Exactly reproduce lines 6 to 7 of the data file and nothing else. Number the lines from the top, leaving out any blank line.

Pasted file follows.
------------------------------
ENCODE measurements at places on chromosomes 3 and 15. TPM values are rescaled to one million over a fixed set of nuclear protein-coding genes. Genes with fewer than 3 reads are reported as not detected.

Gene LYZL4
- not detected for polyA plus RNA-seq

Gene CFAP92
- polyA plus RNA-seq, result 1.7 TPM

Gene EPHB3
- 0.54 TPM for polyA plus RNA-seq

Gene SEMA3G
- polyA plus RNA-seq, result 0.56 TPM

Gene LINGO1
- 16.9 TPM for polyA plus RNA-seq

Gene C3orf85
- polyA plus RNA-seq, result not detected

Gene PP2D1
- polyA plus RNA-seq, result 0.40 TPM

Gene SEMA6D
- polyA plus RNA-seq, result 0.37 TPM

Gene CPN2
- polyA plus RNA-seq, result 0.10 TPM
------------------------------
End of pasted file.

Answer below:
Gene EPHB3
- 0.54 TPM for polyA plus RNA-seq